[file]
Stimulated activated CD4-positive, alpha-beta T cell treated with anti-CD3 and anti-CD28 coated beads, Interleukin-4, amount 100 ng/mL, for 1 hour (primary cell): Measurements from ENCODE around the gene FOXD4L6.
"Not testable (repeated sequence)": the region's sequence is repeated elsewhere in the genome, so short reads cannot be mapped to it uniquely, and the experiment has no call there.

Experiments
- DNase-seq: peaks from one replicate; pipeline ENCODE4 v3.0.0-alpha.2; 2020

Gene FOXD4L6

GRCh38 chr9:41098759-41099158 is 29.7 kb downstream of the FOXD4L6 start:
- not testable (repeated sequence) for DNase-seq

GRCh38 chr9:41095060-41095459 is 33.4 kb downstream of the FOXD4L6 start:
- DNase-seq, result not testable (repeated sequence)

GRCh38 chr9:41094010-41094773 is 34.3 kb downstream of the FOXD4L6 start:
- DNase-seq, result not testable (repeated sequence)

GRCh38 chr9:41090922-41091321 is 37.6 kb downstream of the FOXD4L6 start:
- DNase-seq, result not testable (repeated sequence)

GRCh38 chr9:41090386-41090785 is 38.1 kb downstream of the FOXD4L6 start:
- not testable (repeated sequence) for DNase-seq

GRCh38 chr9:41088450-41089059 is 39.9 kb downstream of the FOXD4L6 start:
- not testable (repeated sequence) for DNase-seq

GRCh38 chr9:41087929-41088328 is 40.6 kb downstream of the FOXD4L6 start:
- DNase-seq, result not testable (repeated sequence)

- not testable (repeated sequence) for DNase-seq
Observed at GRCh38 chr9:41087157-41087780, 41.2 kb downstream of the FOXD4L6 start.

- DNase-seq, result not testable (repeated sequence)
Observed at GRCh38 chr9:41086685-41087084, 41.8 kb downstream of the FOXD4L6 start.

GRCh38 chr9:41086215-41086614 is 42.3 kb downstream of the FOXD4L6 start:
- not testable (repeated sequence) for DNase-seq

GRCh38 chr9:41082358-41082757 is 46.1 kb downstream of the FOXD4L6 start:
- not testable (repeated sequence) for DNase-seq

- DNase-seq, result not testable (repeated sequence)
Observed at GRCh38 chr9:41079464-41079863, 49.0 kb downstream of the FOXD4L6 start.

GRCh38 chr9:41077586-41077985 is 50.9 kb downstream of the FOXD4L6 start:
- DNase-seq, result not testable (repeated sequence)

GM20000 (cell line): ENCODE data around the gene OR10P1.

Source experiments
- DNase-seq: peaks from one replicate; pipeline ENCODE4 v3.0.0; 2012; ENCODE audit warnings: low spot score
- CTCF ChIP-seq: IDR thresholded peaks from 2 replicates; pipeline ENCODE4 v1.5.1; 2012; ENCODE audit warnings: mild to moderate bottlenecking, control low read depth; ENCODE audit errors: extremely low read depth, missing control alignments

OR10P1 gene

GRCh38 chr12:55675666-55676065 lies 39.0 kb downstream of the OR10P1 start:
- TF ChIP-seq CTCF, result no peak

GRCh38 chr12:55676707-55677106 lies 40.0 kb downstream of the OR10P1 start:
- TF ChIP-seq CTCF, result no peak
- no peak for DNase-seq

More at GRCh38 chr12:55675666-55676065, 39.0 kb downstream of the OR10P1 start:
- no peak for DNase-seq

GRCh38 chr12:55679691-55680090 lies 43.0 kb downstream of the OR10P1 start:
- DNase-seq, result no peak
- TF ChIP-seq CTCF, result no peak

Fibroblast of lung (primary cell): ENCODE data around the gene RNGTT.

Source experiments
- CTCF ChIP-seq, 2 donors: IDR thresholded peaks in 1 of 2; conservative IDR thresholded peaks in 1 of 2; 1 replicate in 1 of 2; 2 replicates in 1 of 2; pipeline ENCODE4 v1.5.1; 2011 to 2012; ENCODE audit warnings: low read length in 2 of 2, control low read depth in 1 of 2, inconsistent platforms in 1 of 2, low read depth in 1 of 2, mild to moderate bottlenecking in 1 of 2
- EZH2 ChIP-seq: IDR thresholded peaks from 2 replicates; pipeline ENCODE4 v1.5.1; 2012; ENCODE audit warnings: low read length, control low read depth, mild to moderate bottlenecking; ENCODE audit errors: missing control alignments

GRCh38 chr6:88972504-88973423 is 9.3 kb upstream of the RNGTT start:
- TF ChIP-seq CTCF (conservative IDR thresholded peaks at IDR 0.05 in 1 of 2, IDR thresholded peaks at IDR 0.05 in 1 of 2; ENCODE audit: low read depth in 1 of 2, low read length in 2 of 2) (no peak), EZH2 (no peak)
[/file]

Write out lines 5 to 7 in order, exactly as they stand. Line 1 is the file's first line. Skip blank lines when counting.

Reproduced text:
Gene FOXD4L6

GRCh38 chr9:41098759-41099158 is 29.7 kb downstream of the FOXD4L6 start:
- not testable (repeated sequence) for DNase-seq